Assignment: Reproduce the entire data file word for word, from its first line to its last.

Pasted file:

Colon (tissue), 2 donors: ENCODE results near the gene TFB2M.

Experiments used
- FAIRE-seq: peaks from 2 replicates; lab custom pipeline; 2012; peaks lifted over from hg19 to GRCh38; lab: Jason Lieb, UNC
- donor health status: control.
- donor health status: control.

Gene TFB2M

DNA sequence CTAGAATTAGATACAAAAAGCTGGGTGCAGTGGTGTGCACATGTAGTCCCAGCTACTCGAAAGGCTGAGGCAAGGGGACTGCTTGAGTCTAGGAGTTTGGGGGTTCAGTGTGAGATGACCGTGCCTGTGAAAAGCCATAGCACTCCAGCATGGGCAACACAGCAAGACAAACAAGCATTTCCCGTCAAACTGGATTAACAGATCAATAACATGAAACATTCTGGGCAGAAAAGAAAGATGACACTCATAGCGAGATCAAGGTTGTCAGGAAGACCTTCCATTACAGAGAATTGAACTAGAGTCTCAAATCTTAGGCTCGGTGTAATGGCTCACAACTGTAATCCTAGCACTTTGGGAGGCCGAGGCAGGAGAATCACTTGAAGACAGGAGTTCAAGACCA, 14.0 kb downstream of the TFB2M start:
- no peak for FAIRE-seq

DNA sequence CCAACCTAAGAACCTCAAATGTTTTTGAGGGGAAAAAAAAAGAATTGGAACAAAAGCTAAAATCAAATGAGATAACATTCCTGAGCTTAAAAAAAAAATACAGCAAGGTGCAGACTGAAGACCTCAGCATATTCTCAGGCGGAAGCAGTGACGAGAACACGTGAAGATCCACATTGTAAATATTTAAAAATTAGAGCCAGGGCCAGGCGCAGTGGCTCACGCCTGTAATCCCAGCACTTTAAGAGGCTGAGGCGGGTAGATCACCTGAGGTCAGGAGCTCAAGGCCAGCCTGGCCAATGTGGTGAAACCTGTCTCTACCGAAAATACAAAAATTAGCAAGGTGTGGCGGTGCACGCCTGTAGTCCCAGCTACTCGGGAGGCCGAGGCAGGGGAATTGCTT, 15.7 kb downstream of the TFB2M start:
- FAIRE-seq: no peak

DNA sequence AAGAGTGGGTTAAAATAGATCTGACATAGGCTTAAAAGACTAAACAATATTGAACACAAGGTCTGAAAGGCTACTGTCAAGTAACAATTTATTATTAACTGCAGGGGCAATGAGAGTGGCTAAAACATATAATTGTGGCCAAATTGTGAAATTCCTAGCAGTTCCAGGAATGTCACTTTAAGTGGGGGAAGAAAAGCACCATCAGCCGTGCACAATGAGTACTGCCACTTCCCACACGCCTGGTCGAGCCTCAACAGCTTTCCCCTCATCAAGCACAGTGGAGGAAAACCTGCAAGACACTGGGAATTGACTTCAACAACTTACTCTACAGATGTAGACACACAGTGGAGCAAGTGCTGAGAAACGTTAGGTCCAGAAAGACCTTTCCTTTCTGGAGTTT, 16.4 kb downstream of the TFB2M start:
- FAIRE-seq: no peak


Colon (tissue), 2 donors: ENCODE results near the gene TFB2M.

Experiments used
- FAIRE-seq: peaks from 2 replicates; lab custom pipeline; 2012; peaks lifted over from hg19 to GRCh38; lab: Jason Lieb, UNC
- donor health status: control.
- donor health status: control.

Gene TFB2M

DNA sequence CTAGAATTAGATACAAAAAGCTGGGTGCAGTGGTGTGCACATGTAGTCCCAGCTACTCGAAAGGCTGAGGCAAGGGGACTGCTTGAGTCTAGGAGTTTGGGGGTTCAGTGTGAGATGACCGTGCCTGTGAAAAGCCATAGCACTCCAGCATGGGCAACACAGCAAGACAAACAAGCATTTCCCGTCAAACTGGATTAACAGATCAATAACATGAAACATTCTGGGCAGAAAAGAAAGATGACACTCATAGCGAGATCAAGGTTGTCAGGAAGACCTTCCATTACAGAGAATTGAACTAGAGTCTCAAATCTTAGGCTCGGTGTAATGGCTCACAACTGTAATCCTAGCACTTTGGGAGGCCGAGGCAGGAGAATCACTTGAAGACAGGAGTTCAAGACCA, 14.0 kb downstream of the TFB2M start:
- no peak for FAIRE-seq

DNA sequence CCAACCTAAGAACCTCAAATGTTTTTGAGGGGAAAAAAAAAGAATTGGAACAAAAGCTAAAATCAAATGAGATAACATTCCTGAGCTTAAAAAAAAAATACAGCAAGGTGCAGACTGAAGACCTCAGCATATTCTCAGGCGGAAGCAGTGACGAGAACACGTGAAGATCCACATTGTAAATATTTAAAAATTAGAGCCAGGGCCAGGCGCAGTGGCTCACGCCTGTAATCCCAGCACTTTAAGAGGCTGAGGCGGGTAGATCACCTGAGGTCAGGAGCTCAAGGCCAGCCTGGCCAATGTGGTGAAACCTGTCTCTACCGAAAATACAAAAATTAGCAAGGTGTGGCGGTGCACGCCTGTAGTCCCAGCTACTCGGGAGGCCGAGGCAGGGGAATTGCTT, 15.7 kb downstream of the TFB2M start:
- FAIRE-seq: no peak

DNA sequence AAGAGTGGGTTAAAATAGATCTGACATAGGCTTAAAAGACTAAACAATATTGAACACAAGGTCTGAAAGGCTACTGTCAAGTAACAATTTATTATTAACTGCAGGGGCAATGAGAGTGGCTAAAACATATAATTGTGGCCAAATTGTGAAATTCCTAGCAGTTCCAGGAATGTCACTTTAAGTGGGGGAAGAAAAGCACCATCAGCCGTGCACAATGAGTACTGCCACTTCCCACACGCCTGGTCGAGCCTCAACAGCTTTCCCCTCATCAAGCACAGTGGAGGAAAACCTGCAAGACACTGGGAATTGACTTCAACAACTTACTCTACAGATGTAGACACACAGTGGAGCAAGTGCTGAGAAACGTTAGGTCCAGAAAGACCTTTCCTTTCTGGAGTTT, 16.4 kb downstream of the TFB2M start:
- FAIRE-seq: no peak